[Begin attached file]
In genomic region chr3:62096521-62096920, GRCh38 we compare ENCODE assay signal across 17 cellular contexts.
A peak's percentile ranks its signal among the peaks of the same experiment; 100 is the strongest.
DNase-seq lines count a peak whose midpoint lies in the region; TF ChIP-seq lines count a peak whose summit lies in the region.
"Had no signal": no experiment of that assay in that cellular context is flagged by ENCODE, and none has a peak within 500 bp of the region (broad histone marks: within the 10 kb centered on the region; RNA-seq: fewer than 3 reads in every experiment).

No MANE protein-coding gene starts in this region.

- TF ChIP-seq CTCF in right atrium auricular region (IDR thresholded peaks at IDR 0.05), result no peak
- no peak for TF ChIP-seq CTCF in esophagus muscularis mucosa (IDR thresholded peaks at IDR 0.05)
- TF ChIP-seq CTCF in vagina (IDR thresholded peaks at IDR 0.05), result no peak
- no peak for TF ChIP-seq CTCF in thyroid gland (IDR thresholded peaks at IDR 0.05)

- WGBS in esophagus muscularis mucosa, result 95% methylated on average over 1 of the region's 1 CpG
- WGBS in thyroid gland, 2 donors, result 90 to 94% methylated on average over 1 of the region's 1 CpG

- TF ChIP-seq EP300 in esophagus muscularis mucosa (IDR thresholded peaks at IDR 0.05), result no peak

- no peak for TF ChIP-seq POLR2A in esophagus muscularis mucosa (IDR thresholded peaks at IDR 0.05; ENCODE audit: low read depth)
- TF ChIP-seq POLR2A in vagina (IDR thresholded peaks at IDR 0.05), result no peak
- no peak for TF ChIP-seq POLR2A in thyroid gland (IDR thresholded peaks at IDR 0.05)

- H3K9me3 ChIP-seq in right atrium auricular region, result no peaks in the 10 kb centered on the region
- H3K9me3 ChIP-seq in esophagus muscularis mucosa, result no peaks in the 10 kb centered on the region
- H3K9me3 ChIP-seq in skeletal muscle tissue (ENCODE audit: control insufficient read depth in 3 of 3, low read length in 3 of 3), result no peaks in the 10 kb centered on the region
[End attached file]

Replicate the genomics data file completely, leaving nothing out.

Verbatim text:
In genomic region chr3:62096521-62096920, GRCh38 we compare ENCODE assay signal across 17 cellular contexts.
A peak's percentile ranks its signal among the peaks of the same experiment; 100 is the strongest.
DNase-seq lines count a peak whose midpoint lies in the region; TF ChIP-seq lines count a peak whose summit lies in the region.
"Had no signal": no experiment of that assay in that cellular context is flagged by ENCODE, and none has a peak within 500 bp of the region (broad histone marks: within the 10 kb centered on the region; RNA-seq: fewer than 3 reads in every experiment).

No MANE protein-coding gene starts in this region.

- TF ChIP-seq CTCF in right atrium auricular region (IDR thresholded peaks at IDR 0.05), result no peak
- no peak for TF ChIP-seq CTCF in esophagus muscularis mucosa (IDR thresholded peaks at IDR 0.05)
- TF ChIP-seq CTCF in vagina (IDR thresholded peaks at IDR 0.05), result no peak
- no peak for TF ChIP-seq CTCF in thyroid gland (IDR thresholded peaks at IDR 0.05)

- WGBS in esophagus muscularis mucosa, result 95% methylated on average over 1 of the region's 1 CpG
- WGBS in thyroid gland, 2 donors, result 90 to 94% methylated on average over 1 of the region's 1 CpG

- TF ChIP-seq EP300 in esophagus muscularis mucosa (IDR thresholded peaks at IDR 0.05), result no peak

- no peak for TF ChIP-seq POLR2A in esophagus muscularis mucosa (IDR thresholded peaks at IDR 0.05; ENCODE audit: low read depth)
- TF ChIP-seq POLR2A in vagina (IDR thresholded peaks at IDR 0.05), result no peak
- no peak for TF ChIP-seq POLR2A in thyroid gland (IDR thresholded peaks at IDR 0.05)

- H3K9me3 ChIP-seq in right atrium auricular region, result no peaks in the 10 kb centered on the region
- H3K9me3 ChIP-seq in esophagus muscularis mucosa, result no peaks in the 10 kb centered on the region
- H3K9me3 ChIP-seq in skeletal muscle tissue (ENCODE audit: control insufficient read depth in 3 of 3, low read length in 3 of 3), result no peaks in the 10 kb centered on the region